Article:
Reveiw: Plastic Man #5

by Matthew Lloyd
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[Editor’s Note: This review may contain spoilers]

Writer: Gail Simone

Art: Adriana Melo

Colors: Kelly Fitzpatrick

Letters: Simon Bowland



Just when Plastic Man thinks he’s got it all figured out…he doesn’t!  Believing that the Cabal is an invention of Obscura’s, Plas sets off the try and do the right thing for Pado.  Knowing he’s got to make some real changes in his life, he turns to Kirk Langstrom (Man-Bat) for a cure to his plasticized condition.  Langstrom explains that he can’t do anything.  It’s disheartening to Eel, because he was hoping to be able to get a fresh start and be a father to Pado.

He ends up taking Pado and Doris to the fair to attempt to have a nice time before…Social Services comes to take Pado.  Plas knows that Pado can’t continue to live on the street, it’s no way to grow up.  Plas wants to help and believes he’s doing the right thing, but when Social Services shows up…he feels like he’s screwed up again.

Meanwhile, it’s revealed that Plas’ real mistake was thinking there was no Cabal!  There is and it includes Hugo Strange, Per Degaton, Dr. Psycho and Amazo.  And that alien script the gals found a few issues ago…Durlan!

As Social Services attempts to take Pado, Plas gets a call from Obscura, she’s being attacked by…Plastic Man?!?!?!?!  Durlans are shape shifters…makes sense, right?  Plas gets to Obscura in time to save her, but he is unaware that Janet has taken her frustrations out on Mr. Leonard and has Eel O’Brian in her sights!



Plastic Man’s inner monologue is extremely strong this issue.  It seems as if there is an urgency and depth to it that has not been depicted before.  It doesn’t matter so much that some of his conclusions are incorrect, but rather that his heart is in the right place.  This might be the defining element of his character.  Plas wants to do what’s right, despite his illicit past.  This contemporary take on the character does a good job of finding the essential elements of the original Jack Cole stories and places them in a similar enough situation that it has the same feel even if the specifics are slightly different.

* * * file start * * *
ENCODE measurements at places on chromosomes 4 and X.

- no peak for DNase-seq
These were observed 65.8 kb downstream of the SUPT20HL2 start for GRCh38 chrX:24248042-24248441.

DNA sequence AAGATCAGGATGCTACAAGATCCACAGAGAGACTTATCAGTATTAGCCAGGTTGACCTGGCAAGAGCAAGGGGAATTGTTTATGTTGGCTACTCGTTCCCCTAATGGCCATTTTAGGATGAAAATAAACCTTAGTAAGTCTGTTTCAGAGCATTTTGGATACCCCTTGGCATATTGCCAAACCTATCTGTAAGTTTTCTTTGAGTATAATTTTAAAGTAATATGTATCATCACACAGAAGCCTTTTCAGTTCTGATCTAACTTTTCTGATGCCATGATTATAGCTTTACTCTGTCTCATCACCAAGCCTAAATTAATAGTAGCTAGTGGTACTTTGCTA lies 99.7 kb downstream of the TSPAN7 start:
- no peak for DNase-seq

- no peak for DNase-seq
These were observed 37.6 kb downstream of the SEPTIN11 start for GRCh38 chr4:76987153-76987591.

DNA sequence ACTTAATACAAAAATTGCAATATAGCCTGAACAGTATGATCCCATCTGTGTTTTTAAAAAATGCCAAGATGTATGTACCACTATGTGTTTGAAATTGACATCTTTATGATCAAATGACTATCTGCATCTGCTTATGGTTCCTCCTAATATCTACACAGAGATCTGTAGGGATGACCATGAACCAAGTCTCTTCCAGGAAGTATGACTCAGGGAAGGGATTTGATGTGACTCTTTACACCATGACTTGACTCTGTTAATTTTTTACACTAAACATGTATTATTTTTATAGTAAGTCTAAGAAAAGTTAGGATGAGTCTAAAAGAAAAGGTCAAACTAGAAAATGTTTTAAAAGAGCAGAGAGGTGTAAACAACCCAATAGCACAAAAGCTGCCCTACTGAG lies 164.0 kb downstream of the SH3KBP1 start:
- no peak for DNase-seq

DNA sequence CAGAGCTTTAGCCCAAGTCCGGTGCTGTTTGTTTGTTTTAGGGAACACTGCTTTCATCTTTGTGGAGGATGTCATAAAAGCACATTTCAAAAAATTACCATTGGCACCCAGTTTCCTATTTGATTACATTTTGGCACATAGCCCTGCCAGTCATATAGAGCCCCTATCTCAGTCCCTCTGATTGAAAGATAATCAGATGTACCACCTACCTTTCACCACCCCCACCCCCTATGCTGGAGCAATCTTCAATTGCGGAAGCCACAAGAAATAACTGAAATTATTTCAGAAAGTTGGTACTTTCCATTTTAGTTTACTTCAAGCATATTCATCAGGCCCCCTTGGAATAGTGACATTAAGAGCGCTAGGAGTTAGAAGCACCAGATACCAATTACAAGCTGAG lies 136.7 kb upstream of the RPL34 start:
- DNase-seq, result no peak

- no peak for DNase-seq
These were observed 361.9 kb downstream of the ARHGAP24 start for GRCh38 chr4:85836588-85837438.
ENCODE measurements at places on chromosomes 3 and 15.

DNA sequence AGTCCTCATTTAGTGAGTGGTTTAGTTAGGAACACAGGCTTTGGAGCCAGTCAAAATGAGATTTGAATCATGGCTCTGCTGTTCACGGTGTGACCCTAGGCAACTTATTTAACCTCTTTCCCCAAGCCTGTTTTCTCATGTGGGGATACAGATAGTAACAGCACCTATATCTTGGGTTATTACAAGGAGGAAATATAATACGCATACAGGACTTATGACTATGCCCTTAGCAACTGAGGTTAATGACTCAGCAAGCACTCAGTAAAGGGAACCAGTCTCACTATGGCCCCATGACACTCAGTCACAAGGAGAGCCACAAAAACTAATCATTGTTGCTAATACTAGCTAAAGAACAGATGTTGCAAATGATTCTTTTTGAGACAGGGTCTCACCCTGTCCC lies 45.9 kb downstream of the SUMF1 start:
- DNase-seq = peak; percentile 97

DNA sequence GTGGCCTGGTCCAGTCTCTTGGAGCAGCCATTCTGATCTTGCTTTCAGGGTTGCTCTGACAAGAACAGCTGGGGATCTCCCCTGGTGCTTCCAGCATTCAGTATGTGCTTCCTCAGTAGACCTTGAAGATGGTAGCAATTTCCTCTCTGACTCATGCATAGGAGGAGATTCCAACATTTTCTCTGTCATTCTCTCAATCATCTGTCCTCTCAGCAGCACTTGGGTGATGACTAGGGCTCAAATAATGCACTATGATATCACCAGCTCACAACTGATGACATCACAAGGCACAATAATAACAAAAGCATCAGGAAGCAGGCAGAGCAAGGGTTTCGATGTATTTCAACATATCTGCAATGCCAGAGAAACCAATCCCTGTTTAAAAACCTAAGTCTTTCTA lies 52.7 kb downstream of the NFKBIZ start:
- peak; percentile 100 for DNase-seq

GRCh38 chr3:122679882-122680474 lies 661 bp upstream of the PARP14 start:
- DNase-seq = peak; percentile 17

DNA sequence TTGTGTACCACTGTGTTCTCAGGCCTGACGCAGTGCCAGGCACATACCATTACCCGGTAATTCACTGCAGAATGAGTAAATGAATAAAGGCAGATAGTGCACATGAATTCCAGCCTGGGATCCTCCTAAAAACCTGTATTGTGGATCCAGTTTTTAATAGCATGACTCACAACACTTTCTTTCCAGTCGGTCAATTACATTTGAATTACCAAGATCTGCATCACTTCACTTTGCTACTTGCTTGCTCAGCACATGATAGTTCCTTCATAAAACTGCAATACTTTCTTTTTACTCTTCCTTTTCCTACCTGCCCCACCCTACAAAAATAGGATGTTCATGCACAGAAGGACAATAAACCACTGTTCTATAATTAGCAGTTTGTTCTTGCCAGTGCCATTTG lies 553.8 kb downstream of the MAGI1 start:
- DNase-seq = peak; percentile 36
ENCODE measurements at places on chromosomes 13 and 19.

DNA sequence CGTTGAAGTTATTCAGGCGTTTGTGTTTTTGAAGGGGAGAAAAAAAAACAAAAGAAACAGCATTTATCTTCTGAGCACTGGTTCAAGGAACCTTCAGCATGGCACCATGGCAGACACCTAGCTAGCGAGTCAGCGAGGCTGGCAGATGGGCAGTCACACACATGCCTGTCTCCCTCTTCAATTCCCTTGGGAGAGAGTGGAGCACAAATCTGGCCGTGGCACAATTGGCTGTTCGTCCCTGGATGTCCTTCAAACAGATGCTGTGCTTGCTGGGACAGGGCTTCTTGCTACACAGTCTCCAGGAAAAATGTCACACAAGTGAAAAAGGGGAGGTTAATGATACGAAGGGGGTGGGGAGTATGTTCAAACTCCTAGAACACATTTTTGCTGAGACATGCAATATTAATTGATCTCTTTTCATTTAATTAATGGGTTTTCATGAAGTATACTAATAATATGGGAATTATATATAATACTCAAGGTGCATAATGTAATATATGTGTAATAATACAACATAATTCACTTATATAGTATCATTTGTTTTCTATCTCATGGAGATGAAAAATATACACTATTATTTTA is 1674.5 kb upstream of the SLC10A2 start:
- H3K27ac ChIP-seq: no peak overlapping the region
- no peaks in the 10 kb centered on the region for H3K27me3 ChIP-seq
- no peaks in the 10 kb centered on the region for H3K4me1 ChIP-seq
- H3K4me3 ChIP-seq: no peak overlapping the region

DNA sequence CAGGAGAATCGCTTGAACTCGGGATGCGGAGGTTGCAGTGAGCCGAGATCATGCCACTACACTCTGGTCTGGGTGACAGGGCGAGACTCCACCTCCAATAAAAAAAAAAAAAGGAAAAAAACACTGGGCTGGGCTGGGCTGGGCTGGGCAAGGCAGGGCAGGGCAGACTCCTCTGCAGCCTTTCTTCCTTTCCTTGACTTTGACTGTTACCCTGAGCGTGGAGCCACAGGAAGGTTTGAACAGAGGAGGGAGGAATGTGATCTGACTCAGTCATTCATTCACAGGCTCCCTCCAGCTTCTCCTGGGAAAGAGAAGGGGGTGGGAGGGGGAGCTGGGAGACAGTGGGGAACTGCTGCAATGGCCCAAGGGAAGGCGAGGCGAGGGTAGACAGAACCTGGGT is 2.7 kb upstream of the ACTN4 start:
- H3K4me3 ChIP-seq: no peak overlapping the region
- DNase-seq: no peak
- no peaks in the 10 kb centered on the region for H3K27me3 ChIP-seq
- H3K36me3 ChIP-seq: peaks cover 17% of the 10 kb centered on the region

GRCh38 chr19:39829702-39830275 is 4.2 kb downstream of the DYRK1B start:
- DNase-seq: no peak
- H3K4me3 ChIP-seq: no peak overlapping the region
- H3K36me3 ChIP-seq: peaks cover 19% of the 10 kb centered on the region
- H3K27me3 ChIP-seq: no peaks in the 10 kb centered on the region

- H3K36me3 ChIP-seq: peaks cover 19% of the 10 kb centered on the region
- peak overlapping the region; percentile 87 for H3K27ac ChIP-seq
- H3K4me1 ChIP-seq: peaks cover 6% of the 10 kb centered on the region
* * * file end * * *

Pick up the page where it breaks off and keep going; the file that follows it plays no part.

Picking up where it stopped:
The scenes with Pado are real and touching.  Pado is a street kid that seems to have had it really hard, but recognizes that Plas really cares. It’s appropriate that Pado doesn’t want Plas caring so much, believing him/herself to be independent.  Perhaps, this issue it is portrayed most effectively, that Eel and Pado are both struggling with physical identity.  It’s been suggested that Pado is physically a girl, but identifying as a boy.  It’s not hard to see that Eel is struggling with a similar situation as he comes to grips as his body has changed and is effecting the way he views the world.  This is a powerful aspect of the series for both characters.

The humor that is inherent in the Plastic Man character enhances the story perfectly, it never feels out of place and there is always the tinge of tragedy behind the smile which has always been at the heart of the character.


This issue features too many positives to garner a negative.



This may be the best issue of the series so far as the humor hits just right and the depth of the characters is on full display.  The reveal of the Durlan fits the plot perfectly and brings in the larger scope of the DC Universe.  Hopefully, Simone and Melo will get the opportunity to continue this series.  They bring the right balance of humor and depth to this classic character.


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